Retail investors, not FIIs, power equity markets: Report

A key trigger for the increased retail participation in equities has been the lockdown triggered by Covid-19 that saw investors channelising their savings to capital markets in search of better return on their investments and the need to increase their disposable income.

Foreign investor flows — considered to be the movers and shakers of equity markets — have taken a backseat over the past couple of years with retail investors now being in the driver’s seat, suggests a recent report from foreign brokerage firm UBS.

The report is based on a survey done in November 2020 that was focused on urban consumers with an average income of Rs 95,000 per month.

“Overall, when combine household equity savings through mutual funds and direct share purchase, we see that households are a material force to be reckoned with: overall 25 per cent higher than foreign portfolio investment (FPI) net inflows over the last two years,” wrote Sunil Tirumalai, executive director and India Strategist at UBS in a January 20 co-authored note with Dipojjal Saha and Akshay Gattani.

A key trigger for the increased retail participation in equities has been the lockdown triggered by Covid-19 that saw investors channelising their savings to capital markets in search of better return on their investments and the need to increase their disposable income.

The share of client participation in capital markets at the NSE for individuals rose to 46 per cent in fiscal 2020-21 (FY21) on YTD basis, as compared to 39 per cent in FY20, UBS said.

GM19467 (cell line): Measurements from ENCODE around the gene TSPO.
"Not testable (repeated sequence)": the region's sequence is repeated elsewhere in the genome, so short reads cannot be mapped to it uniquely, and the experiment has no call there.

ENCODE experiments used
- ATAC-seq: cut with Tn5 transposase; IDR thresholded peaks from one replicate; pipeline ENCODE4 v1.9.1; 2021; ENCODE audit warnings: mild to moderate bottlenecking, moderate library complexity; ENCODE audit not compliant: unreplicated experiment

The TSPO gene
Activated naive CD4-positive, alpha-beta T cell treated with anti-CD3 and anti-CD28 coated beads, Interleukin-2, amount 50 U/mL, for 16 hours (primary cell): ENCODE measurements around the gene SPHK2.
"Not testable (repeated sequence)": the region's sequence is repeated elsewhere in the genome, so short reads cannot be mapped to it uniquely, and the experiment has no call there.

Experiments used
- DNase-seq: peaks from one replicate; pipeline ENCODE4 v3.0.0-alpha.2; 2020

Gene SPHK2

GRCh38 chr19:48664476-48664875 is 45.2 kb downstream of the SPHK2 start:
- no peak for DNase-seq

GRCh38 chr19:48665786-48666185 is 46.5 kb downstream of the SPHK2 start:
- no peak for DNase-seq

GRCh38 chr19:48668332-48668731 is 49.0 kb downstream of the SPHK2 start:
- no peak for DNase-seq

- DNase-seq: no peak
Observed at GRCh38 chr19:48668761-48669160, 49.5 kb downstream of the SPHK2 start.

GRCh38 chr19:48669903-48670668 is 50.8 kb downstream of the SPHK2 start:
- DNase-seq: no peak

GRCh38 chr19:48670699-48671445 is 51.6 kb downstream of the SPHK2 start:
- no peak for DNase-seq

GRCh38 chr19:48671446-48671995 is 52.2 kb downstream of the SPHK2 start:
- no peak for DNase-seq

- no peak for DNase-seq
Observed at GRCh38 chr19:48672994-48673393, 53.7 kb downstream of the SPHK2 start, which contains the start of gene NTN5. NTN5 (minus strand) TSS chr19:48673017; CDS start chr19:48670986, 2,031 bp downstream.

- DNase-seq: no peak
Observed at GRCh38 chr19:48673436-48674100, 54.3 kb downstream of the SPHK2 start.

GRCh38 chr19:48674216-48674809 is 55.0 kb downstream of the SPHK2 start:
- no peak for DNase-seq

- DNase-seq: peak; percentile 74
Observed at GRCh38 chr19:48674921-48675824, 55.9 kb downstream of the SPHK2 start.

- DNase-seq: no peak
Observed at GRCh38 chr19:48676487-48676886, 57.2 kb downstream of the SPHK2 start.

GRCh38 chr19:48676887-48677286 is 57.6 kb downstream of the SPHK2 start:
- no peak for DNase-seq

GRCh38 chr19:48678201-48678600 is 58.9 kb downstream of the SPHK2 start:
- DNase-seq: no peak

Financial wealth

The overall rise in the financial wealth of Indian households in 9M-CY20, according to UBS, stood at Rs 22 trillion ($300 billion) — up 9 per cent compared to the five-year trend.

While UBS suggests it is impossible to say with a high level of confidence what actions, or lack it, taken by the households led to this $200 billion in extra savings, a report by State Bank of India’s economic wing (SBI Ecowrap) suggests spending habits of consumers significantly changed during pandemic within essential / non-discretionary and non-essential /discretionary items.

“The share of discretionary that had reached as much as 35 per cent of total cards spending in February crashed to 15 per cent in April. Since April, the share of discretionary spends has, however, fluctuated wildly between 15 per cent and 35 per cent indicating consumers are still uncertain when to splurge on items of discretionary consumption as uncertainty has prevailed in the minds of consumers with different phases of economy opening,” wrote Dr Soumya Kanti Ghosh, group chief economic adviser at State Bank of India in a report dated January 22.

However, the share of savings that flowed into market-linked instruments at 5 per cent during this period was far less than flows into currency (17 per cent), insurance, pension and provident fund (31 per cent), UBS’s findings suggest.

“Among respondents who are invested in equities directly and equity mutual funds, about 78 per cent and 74 per cent, respectively, said that they would like to increase the proportion of their savings to equities and equity mutual funds over next one year,” the UBS report said.

Over time, UBS says investors too have matured with a majority of respondents suggesting they would take advice before redeeming their funds if returns were to turn negative.

Safer option

That said, on a bigger timeframe of 20 years, Indian households still prefer safer investment options with market-linked instruments giving way to a growing pool of insurance and retirement savings, UBS notes.

“Love of Indian households for safer assets becomes even starker. Over the last 20 years, household preference for deposits, cash and other safer assets has meant these have remained around 60 per cent of total financial wealth of households — in spite of delivering lower returns than alternatives like equities and mutual funds (grouped under market-linked instruments,” the report says.

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